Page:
In "Hamlet", what ideas are suggested in Hamlet's "To be, or not to be" speech, and what gives it a universal quality?
In his speech, Hamlet ponders whether life is worth living or not. He wonders if it is worth it "to take arms against a sea of troubles" by fighting through each day of life, or "To die: to sleep". He thinks that to be released from life is "a consummation devoutly to be wished." But since death is so greatly desired, what keeps us from death, he asks? What makes us bear the awful trials? He says it is "the dread of something after death...puzzles the will." We bear life because we are afraid of the unknown that death represents. That fear, that overthinking of what lies beyond, "does make cowards of us all" (III.i.59-83).
What makes this universally appealing is that we have all felt that life is hard at one point or another; we have all felt burdened and weighed down by the trials. Also, death is a mystery to us; we don't know what comes next, and many of us fear it. Those of us suffering greatly might wish for some sort of respite or peace. But who knows what comes next? Could it be worse than this? The fact that we don't know what is next is more frightening to us than struggling through what we do know now.
This is probably the most studied text in the English language. What is its universal quality? Why do people find it so special?
It is because it gently and inclusively discusses topics that are extremely uncomfortable and taboo. People do not liking even thinking about these things, let alone talking about them.
Look at our society, it is FULL of cheesy people saying...
- "hey life is totally awesome" (it is sometimes)
- "Life is full of beautiful, happy people" (no, it's not),
- "Get out there and shine like you mean it", etc etc.
But if you say, "sorry, sometimes I don't feel fine, sometimes I find life deeply confusing" then our 'caring, sharing' society generally replies, "la la la la, whatever, I'm going shopping."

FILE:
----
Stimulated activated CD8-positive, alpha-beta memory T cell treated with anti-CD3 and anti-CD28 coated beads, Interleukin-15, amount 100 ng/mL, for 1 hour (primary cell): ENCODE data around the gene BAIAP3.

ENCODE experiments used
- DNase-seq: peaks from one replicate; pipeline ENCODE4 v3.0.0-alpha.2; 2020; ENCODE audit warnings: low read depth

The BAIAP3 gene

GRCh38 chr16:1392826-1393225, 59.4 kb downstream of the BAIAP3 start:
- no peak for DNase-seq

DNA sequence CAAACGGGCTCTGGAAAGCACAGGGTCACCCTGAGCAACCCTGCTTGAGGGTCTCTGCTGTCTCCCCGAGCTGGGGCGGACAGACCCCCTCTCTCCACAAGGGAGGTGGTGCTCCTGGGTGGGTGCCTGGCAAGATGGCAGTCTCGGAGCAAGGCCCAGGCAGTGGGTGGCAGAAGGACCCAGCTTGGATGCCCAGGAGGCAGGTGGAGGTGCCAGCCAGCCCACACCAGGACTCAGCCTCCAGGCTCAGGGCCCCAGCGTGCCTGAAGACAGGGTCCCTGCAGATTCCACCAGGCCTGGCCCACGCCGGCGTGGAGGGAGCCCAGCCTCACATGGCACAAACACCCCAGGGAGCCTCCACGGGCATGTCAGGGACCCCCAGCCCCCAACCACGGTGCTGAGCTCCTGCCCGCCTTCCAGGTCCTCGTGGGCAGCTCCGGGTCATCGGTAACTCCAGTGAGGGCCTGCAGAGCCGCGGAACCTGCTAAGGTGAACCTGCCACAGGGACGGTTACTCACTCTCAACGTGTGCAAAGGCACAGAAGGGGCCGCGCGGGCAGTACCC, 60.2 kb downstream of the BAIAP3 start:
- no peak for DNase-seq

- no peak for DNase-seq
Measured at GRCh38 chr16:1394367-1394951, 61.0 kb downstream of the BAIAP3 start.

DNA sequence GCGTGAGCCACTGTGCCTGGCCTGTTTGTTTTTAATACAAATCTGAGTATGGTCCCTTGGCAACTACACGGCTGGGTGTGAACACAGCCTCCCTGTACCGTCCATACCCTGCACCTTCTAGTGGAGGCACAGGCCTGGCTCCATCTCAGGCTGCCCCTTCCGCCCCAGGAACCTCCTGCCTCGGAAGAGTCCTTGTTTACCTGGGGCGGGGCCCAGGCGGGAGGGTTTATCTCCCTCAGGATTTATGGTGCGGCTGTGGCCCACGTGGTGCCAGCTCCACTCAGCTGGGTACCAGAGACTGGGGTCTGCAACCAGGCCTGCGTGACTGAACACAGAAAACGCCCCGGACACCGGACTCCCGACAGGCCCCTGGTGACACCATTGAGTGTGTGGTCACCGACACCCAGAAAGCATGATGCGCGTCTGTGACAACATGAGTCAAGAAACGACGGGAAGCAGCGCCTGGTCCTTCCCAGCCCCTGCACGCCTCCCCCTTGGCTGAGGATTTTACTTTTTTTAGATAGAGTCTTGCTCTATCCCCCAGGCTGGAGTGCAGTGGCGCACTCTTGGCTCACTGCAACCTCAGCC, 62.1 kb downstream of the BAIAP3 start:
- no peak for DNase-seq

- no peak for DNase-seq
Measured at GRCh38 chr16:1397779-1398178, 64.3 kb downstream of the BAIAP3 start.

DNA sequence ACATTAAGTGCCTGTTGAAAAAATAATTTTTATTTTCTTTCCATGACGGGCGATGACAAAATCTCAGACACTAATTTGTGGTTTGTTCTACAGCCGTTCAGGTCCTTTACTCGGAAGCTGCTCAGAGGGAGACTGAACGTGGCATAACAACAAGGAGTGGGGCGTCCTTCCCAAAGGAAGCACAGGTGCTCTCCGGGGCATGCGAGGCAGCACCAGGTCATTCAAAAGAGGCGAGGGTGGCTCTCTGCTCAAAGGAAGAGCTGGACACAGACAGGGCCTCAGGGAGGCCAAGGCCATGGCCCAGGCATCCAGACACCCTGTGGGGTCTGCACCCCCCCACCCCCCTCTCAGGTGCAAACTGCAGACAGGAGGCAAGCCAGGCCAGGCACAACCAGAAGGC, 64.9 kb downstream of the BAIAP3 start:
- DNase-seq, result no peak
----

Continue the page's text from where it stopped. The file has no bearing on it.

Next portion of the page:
Hamlet looks straight at life with no soft focus or false positive attitude and concludes, "It really stinks". He lists the things that make it stupid and painful. He asks himself, "Is life better than death?" He thinks about the unknown afterlife and says people only suffer life because they are afraid of death.
And remember that Hamlet 'lived' in 1600, when life was much much tougher than it is now (for Americans at least).
The 'to be or nor to be' speech looks at a topic we almost never talk about, and Shakespeare analyses it so beautifully and with such genuine human feeling that it speaks deeply to all of us.
To be, or not to be: that is the question:
Whether ’tis nobler in the mind to suffer
The slings and arrows of outrageous fortune
Or to take arms against a sea of troubles,
And by opposing end them? To die, to sleep,
No more; and by a sleep to say we end
The heartache, and the thousand natural shocks
That flesh is heir to, ’tis a consummation
Devoutly to be wish’d. To die, to sleep;
To sleep: perchance to dream: ay, there’s the rub;
For in that sleep of death what dreams may come,
When we have shuffled off this mortal coil,
Must give us pause: there’s the respect
That makes calamity of so long life;
For who would bear the whips and scorns of time,
The oppressor’s wrong, the proud man’s contumely,
The pangs of despis’d love, the law’s delay,
The insolence of office, and the spurns
That patient merit of the unworthy takes,
When he himself might his quietus make
With a bare bodkin? who would these fardels bear,
To grunt and sweat under a weary life,
But that the dread of something after death,
The undiscover’d country, from whose bourn
No traveller returns, puzzles the will,
And makes us rather bear those ills we have
Than fly to others that we know not of?
Thus conscience does make cowards of us all;
And thus the native hue of resolution
Is sicklied o’er with the pale cast of thought;
And enterprises of great pith and moment,
With this regard, their currents turn awry,
And lose the name of action.